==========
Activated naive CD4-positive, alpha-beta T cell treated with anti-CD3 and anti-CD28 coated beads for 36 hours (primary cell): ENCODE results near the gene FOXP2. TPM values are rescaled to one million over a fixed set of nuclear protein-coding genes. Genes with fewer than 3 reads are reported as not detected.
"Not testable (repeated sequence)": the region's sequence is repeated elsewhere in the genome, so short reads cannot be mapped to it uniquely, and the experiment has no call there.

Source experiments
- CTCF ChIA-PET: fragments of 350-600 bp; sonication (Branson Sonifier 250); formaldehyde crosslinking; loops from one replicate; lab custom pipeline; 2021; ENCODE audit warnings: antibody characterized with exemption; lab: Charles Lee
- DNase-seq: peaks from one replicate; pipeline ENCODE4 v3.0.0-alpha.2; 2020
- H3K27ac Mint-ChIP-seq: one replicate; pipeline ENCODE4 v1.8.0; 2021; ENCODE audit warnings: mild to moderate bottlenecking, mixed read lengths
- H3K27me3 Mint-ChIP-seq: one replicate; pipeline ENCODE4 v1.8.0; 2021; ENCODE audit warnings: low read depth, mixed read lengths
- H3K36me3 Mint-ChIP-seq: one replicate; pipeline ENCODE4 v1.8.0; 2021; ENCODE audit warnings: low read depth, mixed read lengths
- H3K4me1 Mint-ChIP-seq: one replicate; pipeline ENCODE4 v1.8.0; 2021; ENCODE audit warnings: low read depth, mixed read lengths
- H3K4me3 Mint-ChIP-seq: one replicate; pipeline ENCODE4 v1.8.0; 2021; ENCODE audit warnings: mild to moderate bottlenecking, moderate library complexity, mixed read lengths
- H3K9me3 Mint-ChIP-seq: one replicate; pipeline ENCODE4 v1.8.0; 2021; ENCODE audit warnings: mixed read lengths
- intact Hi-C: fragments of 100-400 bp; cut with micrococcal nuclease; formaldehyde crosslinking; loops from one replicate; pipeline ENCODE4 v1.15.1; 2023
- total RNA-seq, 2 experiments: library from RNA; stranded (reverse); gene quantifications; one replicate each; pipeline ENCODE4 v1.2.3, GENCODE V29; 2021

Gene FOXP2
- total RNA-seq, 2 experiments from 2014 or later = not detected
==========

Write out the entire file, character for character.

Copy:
Activated naive CD4-positive, alpha-beta T cell treated with anti-CD3 and anti-CD28 coated beads for 36 hours (primary cell): ENCODE results near the gene FOXP2. TPM values are rescaled to one million over a fixed set of nuclear protein-coding genes. Genes with fewer than 3 reads are reported as not detected.
"Not testable (repeated sequence)": the region's sequence is repeated elsewhere in the genome, so short reads cannot be mapped to it uniquely, and the experiment has no call there.

Source experiments
- CTCF ChIA-PET: fragments of 350-600 bp; sonication (Branson Sonifier 250); formaldehyde crosslinking; loops from one replicate; lab custom pipeline; 2021; ENCODE audit warnings: antibody characterized with exemption; lab: Charles Lee
- DNase-seq: peaks from one replicate; pipeline ENCODE4 v3.0.0-alpha.2; 2020
- H3K27ac Mint-ChIP-seq: one replicate; pipeline ENCODE4 v1.8.0; 2021; ENCODE audit warnings: mild to moderate bottlenecking, mixed read lengths
- H3K27me3 Mint-ChIP-seq: one replicate; pipeline ENCODE4 v1.8.0; 2021; ENCODE audit warnings: low read depth, mixed read lengths
- H3K36me3 Mint-ChIP-seq: one replicate; pipeline ENCODE4 v1.8.0; 2021; ENCODE audit warnings: low read depth, mixed read lengths
- H3K4me1 Mint-ChIP-seq: one replicate; pipeline ENCODE4 v1.8.0; 2021; ENCODE audit warnings: low read depth, mixed read lengths
- H3K4me3 Mint-ChIP-seq: one replicate; pipeline ENCODE4 v1.8.0; 2021; ENCODE audit warnings: mild to moderate bottlenecking, moderate library complexity, mixed read lengths
- H3K9me3 Mint-ChIP-seq: one replicate; pipeline ENCODE4 v1.8.0; 2021; ENCODE audit warnings: mixed read lengths
- intact Hi-C: fragments of 100-400 bp; cut with micrococcal nuclease; formaldehyde crosslinking; loops from one replicate; pipeline ENCODE4 v1.15.1; 2023
- total RNA-seq, 2 experiments: library from RNA; stranded (reverse); gene quantifications; one replicate each; pipeline ENCODE4 v1.2.3, GENCODE V29; 2021

Gene FOXP2
- total RNA-seq, 2 experiments from 2014 or later = not detected